Third geeky term: Textural interface — which is what it's called when this happens in soil. If one soil type is layered against another, a boundary is formed. The differences in pore sizes mean that water won't move from one soil into another until the first soil is completely saturated. This is commonly called a "bathtub effect." You get it when you're planting trees or building raised beds and fail to blend the edges of the hole you've dug, and the soil you're putting into it, together. (Scurfing, or mixing, the two edges ensures that water will drain from one type of soil into the other).
Fourth geeky term: Compaction. It's the No. 1 problem in urban soils, compressing pore space and limiting oxygen.
"The worst thing to do is walk on, drive on, or work wet ground," Reeder says. "When you do that, you measurably increase compaction."
The best time to deal with compaction is before landscaping goes in, by adding organic matter. But if the landscape is already installed, you can help by making paths to walk on, aerating the lawn, or planting cover crops in vegetable gardens. In perennial beds, a blanket of mulch prevents compaction when you're weeding and working.
And a final, non-geeky term: caution.
Be sparing when adding organic matter and fertilizer to gardens, Reeder said. Too much of a good thing ceases to be helpful. Many commercial composts, especially the animal-manure based
Within the soil is a teeming community of bacteria, fungi and soil fauna such as protozoa and nematodes, says Mary Stromberger, associate professor of soil microbiology in the Department of Soil and Crop Sciences at Colorado State University.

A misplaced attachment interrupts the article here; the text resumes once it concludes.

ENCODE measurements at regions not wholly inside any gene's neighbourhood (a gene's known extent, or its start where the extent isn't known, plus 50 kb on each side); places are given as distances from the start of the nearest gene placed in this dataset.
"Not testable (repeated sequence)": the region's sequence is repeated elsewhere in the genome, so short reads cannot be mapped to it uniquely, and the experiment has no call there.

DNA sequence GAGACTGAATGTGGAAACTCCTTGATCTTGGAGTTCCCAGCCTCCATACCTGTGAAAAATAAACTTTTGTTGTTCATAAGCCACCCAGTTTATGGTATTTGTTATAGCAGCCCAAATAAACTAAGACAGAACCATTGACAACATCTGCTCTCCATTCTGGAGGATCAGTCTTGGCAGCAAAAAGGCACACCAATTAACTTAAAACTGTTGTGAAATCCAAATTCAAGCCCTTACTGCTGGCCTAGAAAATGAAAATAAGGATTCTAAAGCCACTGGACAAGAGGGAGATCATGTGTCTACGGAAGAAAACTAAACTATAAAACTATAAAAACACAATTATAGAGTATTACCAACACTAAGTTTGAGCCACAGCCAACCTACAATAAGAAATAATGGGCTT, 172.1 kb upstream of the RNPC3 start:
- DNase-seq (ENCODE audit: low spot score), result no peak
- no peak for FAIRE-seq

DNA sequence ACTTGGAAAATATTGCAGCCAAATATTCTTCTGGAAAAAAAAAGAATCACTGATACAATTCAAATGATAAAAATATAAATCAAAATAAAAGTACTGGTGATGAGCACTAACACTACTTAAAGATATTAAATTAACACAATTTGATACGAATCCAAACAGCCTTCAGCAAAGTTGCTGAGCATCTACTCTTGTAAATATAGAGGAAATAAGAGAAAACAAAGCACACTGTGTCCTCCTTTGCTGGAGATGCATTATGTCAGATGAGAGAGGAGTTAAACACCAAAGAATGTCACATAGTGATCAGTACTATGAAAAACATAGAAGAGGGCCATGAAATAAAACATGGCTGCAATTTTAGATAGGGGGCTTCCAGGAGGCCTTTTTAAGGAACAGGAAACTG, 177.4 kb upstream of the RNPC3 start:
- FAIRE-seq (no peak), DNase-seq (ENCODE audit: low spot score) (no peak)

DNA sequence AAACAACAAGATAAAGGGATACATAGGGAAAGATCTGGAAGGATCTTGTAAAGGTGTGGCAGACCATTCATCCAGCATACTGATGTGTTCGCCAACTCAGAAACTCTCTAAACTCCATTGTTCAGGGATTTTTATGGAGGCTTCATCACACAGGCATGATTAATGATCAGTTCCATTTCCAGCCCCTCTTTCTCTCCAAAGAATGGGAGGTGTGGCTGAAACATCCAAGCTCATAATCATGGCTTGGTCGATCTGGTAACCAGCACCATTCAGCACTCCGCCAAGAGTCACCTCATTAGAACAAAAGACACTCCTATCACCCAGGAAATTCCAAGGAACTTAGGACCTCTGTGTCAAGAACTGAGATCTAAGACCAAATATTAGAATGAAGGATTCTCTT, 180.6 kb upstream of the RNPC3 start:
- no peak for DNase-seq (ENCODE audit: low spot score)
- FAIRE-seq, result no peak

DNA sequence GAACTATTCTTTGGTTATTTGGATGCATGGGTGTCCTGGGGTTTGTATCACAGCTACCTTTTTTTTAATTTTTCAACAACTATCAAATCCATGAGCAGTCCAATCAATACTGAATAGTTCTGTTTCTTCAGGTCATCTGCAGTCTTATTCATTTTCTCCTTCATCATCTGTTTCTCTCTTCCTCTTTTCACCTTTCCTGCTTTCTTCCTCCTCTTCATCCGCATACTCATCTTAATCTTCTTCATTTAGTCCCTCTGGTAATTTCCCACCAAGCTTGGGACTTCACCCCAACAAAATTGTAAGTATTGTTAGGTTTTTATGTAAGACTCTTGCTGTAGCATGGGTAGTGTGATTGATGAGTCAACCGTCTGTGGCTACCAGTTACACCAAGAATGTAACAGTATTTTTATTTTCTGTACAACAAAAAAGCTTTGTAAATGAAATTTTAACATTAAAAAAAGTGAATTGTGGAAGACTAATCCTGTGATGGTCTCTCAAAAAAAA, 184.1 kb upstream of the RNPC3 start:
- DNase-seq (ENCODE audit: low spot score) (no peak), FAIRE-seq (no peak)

Bacteria are only the simplest life forms in soil.
Extremely tiny bacteria break down dead plant material. Then they excrete a sticky waste that holds soil particles together. Called "biological glue," this gummy material is vital to keeping soil together and helping roots grow.
"As decomposers go after carbon, they excrete unused nutrients like nitrogen and phosphorus, turning them into a form the plant can take up. This is known as mineralization," Stromberger explained.
Some bacteria even live in symbiosis with the plant, colonizing roots and converting the very nutrients those roots need. Gardeners planting peas or beans, for example, often inoculate their seed with the bacteria Rhizobium. This gives the plant a head start.
Fungi in the soil often work to help plants, too. Some wrap hyphae — long strands of cells — around soil particles to hold them together. They also decompose plant litter. And some, such as mycorrhizae, take up residence on plant roots. There, they pull carbon from the plant and in return, make phosphorus, nitrogen, and micronutrients to feed the plant. They even specialize: ectomycorrhizae grow along the surface of tree roots, while arbuscular mycorrhizae grow within the roots of grasses, vegetables, and shrubs.